And lastly...  consider the support...    because when you run into a snag, knowing that there is a light at the end of the tunnel REALLY helps
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David WallCommented:
This is from a UK viewpoint I work in a mixed hp\dell enviroment moving towards a wholely HP enviroment .

We use HP carepacks to maintain our servers and when we do have issues (mainly the odd disk  and tape drive) it is repaired\replaced within 4hours ( what we have carepack for) they will also take our word when we say something is wrong and take our word as proffesionals.

With Dell we find we have to jump through varios hoops before we can get service, i.e is it the latest bios no then please update still doesnt work have you tried this that and the other which you do then they will send a engineer and that is when they start clocking the four hour responce time where as HP seem to be from the first call.

Dell support just seem to be script monkeys and if you try to shortcut the script they are lost.

The above is how I find it in the UK  
WallD... grow some b***s...  (not trying to tell the dell tech support that there is a problem and the clock is ticking.   I have defined what the problem is and refused to jump through the hoops, and demanded they fix it... They sent a tech out immediately.  Everybody has commented on tech supp (myself included) but the issue wasn't compare tech support among the vendors...  ;)
The main differentiation is not the kit or support but the managability. Dell's OpenMangler is always a couple of years behind HP's SIM.

As far as price is concerned there's little difference when you buy from a reseller but from the web Dell is always cheaper; the direct sales approach of Dell undercuts the distributor/reseller channel which means that you generally buy direct from Dell so you only have one port of call and miss out on the advice of the VAR when buying since Dell's web server isn't going to ask the important pre-sales questions so you end up buying the wrong thing.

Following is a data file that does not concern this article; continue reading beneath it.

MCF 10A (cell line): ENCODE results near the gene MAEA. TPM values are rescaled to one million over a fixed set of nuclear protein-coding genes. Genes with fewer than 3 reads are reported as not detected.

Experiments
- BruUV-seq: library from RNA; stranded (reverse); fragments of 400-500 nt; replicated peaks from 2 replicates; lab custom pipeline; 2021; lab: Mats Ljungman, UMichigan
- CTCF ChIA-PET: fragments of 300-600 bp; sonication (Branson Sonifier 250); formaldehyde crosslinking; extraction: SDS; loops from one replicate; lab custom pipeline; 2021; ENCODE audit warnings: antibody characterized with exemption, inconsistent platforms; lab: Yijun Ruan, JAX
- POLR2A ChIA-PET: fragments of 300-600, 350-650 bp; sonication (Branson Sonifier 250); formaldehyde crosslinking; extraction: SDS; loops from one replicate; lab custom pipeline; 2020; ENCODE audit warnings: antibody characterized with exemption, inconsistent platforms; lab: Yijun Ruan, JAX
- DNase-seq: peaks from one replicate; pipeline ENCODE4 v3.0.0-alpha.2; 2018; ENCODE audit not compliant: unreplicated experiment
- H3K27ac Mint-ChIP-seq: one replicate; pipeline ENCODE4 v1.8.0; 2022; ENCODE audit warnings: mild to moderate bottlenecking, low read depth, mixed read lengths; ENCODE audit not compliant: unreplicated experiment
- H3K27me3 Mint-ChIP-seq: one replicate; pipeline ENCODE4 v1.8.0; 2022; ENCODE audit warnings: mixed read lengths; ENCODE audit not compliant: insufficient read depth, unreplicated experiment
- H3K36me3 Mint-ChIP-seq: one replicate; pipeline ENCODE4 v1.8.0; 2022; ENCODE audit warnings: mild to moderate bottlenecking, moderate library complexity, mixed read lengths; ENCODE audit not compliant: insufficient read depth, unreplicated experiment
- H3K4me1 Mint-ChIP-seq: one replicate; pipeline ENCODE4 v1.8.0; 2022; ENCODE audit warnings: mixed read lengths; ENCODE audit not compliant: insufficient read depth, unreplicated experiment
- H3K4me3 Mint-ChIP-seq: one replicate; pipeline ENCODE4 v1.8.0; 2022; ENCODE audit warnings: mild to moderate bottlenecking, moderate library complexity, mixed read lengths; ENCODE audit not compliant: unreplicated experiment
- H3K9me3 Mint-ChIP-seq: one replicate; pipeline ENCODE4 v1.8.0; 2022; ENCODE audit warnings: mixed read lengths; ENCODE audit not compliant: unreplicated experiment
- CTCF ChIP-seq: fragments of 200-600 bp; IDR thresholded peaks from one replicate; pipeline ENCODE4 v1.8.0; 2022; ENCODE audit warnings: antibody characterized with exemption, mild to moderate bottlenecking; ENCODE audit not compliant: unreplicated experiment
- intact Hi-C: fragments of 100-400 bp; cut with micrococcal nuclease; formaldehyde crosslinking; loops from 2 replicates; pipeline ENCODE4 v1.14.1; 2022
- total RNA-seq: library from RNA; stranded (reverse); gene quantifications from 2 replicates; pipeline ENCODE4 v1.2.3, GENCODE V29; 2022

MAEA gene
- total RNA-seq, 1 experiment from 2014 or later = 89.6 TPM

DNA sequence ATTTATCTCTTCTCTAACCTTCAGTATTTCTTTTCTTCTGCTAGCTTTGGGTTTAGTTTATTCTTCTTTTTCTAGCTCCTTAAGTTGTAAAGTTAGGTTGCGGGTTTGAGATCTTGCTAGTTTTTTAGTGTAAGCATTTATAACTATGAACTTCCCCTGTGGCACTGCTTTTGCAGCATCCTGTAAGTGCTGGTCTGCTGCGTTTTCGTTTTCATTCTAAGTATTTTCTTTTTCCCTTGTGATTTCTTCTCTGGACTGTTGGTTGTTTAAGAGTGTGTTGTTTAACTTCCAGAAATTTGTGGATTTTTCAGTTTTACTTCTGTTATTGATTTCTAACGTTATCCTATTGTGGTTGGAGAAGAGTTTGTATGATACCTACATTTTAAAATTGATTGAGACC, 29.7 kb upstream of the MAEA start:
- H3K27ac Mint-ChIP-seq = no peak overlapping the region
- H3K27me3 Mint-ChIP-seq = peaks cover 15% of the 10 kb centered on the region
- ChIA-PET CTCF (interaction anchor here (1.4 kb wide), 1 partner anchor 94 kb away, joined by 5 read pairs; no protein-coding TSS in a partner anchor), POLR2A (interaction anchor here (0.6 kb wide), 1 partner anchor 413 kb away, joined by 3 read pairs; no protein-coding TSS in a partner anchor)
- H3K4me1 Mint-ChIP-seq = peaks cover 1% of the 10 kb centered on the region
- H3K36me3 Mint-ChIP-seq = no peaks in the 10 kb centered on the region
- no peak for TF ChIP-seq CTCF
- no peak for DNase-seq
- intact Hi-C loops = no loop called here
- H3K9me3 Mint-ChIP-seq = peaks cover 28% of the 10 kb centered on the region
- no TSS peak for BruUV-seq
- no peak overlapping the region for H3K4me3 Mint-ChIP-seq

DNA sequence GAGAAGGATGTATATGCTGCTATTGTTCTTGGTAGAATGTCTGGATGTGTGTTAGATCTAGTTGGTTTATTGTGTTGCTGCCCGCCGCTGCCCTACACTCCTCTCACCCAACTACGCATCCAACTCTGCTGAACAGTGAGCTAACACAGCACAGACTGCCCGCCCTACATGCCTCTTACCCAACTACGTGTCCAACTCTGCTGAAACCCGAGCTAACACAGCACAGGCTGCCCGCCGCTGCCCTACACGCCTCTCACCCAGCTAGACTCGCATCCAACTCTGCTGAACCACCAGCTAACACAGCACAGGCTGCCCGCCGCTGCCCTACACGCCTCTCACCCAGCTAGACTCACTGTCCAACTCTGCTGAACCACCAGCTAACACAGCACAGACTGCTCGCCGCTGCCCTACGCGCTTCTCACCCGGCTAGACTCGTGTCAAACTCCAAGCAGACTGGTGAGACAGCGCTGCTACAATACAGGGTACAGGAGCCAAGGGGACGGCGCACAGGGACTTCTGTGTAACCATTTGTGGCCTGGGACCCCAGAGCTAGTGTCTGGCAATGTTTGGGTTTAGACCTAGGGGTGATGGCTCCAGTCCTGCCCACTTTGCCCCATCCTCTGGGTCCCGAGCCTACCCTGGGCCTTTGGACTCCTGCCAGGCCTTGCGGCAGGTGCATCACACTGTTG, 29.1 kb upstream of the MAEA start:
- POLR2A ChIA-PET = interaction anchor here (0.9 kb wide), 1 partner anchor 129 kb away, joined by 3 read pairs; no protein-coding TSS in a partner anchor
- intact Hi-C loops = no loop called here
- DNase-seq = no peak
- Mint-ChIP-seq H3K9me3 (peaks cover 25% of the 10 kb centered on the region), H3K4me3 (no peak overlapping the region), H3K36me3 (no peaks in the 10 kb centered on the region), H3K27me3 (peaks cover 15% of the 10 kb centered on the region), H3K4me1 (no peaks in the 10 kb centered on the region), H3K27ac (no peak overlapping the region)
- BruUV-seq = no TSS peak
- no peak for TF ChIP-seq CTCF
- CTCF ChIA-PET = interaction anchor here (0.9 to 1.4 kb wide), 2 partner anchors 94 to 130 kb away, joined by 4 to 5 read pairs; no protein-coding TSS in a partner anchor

Going from single server to cluster, can you take the data disks out of the server and shove then in a SAN and expect it to pick them up? Not with Dell since the SAN isn't made by them, the RAID controllers aren't even compatible with each other. With HP you can generally do that as long as you haven't bought the 100 series of junk. (OK, it's a bit dificult at the moment to take SFF disks out of the server and put them in an entry level SAN but that's only because the SFF entry level SAN isn't released yet). Entry-level is a bit of a misnomer; if you have a DL380 with 300 SFF disks on it running SQL or Exchange it's hardly entry-level even though the SAS enclosures are listed under entry-level storage.

As far as blades go Dell don't have enough DIMM slots in theirs, their latest attack on HP blades is the amount of cardboard boxes they come in because they haven't got any ammo as far as the kit goes.

Yeah, I know I'm biassed as I work for a mainly HP VAR but I quite like IBM as well.
David WallCommented:
the_b1ackfox I dont think you should have to get all gordon ramsey to get something done!

I sort of lost my line with the maintenance issue, part of my disatisfaction with Dell support is that I have called them more than HP, therfore on the reliability front I would give the HP a thumbs up. The dwindelling estate of Dells we have is  not very reliable.

II have limited experience of IBM servers though the few I have sen seem to be well built, and I have a new colleague who rates them highly both for reliability  and scalability. He also reckons they are competitive on price also.